One of the great features of FIM is that it is relatively easy to plugin custom functionality. You can extend the synchronization engine by developing rules extension and you can add custom workflows to the FIM portal. Rules extensions run under the FIM synchronization service account, workflows under the FIM service service account. This article describes an approach to enable communication to external systems (eg Exchange). Because you typically do not grant a service account rights to Microsoft Exchange, you need the ability to run part of your code using different credentials.
You do not want to have passwords in clear text in configuration files or source code. That is where encryption comes into play. Encryption can be handled in a myriad of different ways. The method described here uses powershell cmdlets, which keeps it quite simple and understandable.
So, how do we convert plain text to something more secure that cannot be read by anyone who happens to have read access to the files? Following two powershell commands are the answer:
$secureString = ConvertTo-SecureString -AsPlainText
-Force -String $pwd
$text = ConvertFrom-SecureString $secureString
creates a secure string object from the password stored in the variable
variable is a textual representation of the secure string and looks something like this:
To decrypt the password in powershell, use the
The output of this cmdlet is a secure string object which can be used to build a
To perform decryption in C# you need to add a reference to
in your project. To export the dll to the current directory execute following powershell cmd:
Copy ([PSObject].Assembly.Location) .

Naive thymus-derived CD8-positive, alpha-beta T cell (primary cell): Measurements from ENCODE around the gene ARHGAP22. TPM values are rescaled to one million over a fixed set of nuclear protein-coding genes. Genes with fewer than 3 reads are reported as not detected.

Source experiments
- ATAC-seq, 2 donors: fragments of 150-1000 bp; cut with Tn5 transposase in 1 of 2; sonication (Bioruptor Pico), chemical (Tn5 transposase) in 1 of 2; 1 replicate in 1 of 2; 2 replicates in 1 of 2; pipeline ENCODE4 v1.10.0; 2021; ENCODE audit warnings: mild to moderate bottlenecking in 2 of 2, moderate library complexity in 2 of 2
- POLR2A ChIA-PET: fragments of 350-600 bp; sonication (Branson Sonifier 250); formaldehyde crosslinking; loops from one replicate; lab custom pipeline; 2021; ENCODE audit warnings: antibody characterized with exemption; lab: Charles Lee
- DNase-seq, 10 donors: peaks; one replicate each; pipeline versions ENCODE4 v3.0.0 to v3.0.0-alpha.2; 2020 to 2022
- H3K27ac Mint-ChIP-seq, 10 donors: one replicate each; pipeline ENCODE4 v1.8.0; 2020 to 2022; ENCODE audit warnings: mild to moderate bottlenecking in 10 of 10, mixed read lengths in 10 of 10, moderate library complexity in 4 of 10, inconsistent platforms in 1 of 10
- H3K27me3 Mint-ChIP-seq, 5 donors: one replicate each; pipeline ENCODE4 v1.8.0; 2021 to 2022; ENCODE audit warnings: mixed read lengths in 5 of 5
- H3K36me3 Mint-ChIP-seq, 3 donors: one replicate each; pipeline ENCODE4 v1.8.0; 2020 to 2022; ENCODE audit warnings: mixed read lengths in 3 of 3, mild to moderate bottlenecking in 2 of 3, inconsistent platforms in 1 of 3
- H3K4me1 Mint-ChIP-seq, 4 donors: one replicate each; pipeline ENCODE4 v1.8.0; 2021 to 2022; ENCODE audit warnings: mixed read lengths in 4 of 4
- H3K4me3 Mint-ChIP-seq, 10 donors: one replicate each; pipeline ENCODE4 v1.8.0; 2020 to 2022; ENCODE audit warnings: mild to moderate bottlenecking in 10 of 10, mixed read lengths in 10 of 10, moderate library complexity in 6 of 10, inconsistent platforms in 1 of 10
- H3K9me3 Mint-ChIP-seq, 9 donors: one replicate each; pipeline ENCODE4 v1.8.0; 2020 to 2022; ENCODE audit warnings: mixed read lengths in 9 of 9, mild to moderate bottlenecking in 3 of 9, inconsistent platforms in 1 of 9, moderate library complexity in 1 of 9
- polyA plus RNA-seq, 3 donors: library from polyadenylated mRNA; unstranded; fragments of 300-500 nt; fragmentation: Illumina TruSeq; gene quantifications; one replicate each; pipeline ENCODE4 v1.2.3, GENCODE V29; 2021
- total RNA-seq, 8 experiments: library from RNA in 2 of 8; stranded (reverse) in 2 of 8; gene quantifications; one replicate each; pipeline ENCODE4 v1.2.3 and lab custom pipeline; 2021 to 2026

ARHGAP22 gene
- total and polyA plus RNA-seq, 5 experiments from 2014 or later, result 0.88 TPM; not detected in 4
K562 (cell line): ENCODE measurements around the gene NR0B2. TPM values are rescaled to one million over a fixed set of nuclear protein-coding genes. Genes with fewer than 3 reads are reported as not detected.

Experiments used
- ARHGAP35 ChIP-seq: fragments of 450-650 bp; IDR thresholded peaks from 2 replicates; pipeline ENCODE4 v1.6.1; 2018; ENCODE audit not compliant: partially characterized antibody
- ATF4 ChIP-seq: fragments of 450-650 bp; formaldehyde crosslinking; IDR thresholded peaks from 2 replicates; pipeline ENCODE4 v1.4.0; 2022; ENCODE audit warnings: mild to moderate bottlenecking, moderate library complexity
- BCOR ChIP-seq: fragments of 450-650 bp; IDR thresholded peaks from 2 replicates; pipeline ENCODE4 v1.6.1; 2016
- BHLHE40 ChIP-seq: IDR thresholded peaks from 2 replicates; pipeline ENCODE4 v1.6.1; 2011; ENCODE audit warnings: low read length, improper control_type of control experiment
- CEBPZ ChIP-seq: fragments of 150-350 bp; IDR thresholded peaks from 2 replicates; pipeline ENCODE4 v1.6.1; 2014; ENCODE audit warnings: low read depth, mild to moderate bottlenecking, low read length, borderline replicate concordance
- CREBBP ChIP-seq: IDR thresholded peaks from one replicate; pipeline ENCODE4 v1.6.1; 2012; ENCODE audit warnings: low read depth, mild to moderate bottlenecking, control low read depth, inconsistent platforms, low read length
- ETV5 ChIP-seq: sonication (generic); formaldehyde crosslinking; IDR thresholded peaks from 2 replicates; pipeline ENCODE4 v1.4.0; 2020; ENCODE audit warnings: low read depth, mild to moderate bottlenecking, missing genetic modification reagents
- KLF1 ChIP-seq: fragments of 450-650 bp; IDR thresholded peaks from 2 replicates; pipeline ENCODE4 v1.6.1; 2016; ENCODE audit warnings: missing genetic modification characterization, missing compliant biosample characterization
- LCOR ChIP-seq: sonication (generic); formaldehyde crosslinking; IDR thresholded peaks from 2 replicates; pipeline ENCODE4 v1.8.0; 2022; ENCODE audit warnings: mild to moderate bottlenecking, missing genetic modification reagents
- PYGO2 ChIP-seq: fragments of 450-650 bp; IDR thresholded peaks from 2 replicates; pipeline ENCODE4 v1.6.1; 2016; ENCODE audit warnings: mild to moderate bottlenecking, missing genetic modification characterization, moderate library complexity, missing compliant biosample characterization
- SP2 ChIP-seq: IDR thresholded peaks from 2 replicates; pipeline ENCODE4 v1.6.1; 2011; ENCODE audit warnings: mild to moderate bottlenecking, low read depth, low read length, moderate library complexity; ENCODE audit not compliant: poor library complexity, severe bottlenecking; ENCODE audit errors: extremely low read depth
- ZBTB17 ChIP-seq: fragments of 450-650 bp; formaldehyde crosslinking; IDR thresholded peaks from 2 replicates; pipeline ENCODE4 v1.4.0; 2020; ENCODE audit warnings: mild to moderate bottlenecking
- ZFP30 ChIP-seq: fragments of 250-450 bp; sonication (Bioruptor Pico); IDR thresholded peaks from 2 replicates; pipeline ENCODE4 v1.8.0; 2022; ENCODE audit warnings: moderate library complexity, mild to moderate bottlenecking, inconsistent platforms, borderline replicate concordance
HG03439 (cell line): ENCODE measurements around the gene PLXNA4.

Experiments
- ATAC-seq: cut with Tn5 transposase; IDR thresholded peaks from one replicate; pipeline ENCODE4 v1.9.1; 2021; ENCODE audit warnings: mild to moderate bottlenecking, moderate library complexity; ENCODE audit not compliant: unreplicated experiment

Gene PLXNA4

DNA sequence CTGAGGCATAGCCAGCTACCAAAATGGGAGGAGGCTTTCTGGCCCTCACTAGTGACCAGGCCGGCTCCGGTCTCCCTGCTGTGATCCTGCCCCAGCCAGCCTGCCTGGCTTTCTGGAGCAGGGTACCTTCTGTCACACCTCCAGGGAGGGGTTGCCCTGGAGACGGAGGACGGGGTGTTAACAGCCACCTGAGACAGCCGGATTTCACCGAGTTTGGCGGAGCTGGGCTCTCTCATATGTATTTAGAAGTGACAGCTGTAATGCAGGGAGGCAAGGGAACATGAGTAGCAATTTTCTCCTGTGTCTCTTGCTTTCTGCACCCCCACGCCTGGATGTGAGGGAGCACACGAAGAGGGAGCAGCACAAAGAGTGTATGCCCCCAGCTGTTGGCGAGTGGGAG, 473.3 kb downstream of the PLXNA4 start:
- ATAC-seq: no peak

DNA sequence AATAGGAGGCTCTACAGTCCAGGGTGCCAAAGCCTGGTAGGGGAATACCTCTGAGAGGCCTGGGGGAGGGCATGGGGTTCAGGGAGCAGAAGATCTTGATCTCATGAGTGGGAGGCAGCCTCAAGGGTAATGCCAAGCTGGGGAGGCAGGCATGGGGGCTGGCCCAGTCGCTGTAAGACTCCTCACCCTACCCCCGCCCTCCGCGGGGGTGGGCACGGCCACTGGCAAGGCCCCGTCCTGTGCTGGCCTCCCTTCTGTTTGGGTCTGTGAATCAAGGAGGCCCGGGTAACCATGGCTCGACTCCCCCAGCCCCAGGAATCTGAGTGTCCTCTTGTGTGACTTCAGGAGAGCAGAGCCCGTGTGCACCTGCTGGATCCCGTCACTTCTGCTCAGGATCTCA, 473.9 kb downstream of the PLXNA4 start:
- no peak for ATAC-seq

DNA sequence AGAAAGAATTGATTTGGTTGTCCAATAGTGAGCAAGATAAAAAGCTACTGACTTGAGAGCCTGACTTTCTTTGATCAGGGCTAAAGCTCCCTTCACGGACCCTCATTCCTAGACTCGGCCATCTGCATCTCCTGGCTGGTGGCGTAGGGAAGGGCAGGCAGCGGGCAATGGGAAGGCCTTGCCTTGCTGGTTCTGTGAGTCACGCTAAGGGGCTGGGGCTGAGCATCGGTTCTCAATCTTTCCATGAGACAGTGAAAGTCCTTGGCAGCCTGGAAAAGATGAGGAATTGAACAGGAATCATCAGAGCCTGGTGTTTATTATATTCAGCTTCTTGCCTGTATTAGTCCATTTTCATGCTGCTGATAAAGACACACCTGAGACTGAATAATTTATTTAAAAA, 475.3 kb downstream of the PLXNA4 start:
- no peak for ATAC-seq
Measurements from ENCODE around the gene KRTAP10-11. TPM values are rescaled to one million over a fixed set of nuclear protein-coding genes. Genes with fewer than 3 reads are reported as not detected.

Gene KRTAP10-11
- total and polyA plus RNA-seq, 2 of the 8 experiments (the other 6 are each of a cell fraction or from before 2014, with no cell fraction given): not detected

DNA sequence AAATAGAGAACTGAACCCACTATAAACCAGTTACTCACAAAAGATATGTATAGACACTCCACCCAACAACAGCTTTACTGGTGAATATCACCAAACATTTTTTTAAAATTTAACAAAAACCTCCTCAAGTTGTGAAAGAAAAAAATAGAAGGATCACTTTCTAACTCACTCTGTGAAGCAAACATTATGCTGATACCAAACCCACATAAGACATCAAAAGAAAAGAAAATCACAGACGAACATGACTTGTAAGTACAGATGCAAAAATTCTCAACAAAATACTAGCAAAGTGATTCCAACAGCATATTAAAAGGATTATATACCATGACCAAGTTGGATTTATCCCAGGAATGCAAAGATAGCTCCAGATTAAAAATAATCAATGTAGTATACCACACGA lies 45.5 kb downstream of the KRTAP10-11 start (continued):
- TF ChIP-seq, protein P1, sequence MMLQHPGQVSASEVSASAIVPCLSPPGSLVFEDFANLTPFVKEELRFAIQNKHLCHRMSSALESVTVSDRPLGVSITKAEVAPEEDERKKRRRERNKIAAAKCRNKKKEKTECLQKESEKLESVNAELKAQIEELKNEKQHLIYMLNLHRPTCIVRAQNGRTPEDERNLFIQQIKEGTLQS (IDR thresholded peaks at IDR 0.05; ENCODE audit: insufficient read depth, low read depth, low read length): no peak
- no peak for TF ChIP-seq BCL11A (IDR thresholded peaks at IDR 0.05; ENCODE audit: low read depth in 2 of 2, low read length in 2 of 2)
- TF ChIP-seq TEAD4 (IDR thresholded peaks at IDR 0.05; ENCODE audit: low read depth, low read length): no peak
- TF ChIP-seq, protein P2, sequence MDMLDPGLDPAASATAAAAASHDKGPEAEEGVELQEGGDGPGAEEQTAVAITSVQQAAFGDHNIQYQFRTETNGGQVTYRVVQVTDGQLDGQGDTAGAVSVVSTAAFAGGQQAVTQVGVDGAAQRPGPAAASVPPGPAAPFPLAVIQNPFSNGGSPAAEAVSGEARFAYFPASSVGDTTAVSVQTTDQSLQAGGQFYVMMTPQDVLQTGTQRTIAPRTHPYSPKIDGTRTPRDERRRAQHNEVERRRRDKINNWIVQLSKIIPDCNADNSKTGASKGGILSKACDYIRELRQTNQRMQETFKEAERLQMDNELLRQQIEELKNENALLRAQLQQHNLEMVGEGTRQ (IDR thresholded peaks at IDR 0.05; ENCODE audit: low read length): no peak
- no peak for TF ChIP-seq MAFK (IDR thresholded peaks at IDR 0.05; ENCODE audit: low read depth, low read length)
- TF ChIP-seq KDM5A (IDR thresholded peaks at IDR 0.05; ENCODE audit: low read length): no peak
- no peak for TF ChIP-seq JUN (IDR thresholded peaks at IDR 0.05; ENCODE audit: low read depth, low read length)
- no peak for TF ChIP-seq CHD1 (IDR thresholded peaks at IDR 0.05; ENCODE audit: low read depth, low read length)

Following code shows how to use the PowerShell library to construct a PSCredential object. The PSCredential object can then be used to perform management operations on Exchange.
private string PWD = "01000000d08c9ddf0115d1118c7
private string USER = @"is4u\sa-ms-exch";
private PSCredential getPowershellCredential()
string powershellUsername = USER;
SecureString pwd = getPowershellPassword(PWD);
if (pwd != null)
powershellCredential = new
throw new Exception("Password is invalid");
private SecureString getPowershellPassword(string encryptedPwd)
SecureString pwd = null;
using (PowerShell powershell = PowerShell.Create())
Collection<PSObject> results = powershell.Invoke();
if (results.Count > 0)
PSObject result = results;
pwd = (SecureString)result.BaseObject;
If your operation requires you to connect using a network credential instead of a PSCredential object, this is very easy. You can get the corresponding
object from the
private NetworkCredential getNetworkCredential()
NetworkCredential cred = getPowershellCredential().GetNetworkCredential();
Only the user account that encrypted the password can decrypt it (because Kerberos keys are used under the hood). This is illustrated in following screenshot. If you look carefully, you can check I did not cheat on the parameter.
The approach described here is simple, quick and secure. You need to run a few PowerShell commands and you can store passwords securely in your configuration files. Make sure to encrypt the required password using the service account that will be performing the decryption. Note that this technique is not limited to use in FIM deployments. You can use this technique in any .Net/Windows context.
Scripting Guy - Decrypt PowerShell Secure String Password